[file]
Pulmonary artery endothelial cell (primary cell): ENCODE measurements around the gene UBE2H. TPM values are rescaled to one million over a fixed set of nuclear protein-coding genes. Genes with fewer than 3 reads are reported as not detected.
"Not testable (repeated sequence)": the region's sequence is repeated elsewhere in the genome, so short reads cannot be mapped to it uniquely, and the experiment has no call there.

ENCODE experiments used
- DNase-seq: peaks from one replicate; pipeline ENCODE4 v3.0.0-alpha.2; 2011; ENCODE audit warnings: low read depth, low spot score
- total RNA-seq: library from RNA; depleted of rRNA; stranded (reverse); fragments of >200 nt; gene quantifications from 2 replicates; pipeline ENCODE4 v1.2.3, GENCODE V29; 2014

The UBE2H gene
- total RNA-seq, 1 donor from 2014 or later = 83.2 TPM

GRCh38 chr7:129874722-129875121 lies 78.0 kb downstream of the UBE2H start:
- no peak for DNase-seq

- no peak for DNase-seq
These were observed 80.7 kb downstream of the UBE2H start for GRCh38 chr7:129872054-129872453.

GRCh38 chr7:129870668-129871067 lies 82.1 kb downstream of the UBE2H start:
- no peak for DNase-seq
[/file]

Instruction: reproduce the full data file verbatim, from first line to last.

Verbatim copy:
Pulmonary artery endothelial cell (primary cell): ENCODE measurements around the gene UBE2H. TPM values are rescaled to one million over a fixed set of nuclear protein-coding genes. Genes with fewer than 3 reads are reported as not detected.
"Not testable (repeated sequence)": the region's sequence is repeated elsewhere in the genome, so short reads cannot be mapped to it uniquely, and the experiment has no call there.

ENCODE experiments used
- DNase-seq: peaks from one replicate; pipeline ENCODE4 v3.0.0-alpha.2; 2011; ENCODE audit warnings: low read depth, low spot score
- total RNA-seq: library from RNA; depleted of rRNA; stranded (reverse); fragments of >200 nt; gene quantifications from 2 replicates; pipeline ENCODE4 v1.2.3, GENCODE V29; 2014

The UBE2H gene
- total RNA-seq, 1 donor from 2014 or later = 83.2 TPM

GRCh38 chr7:129874722-129875121 lies 78.0 kb downstream of the UBE2H start:
- no peak for DNase-seq

- no peak for DNase-seq
These were observed 80.7 kb downstream of the UBE2H start for GRCh38 chr7:129872054-129872453.

GRCh38 chr7:129870668-129871067 lies 82.1 kb downstream of the UBE2H start:
- no peak for DNase-seq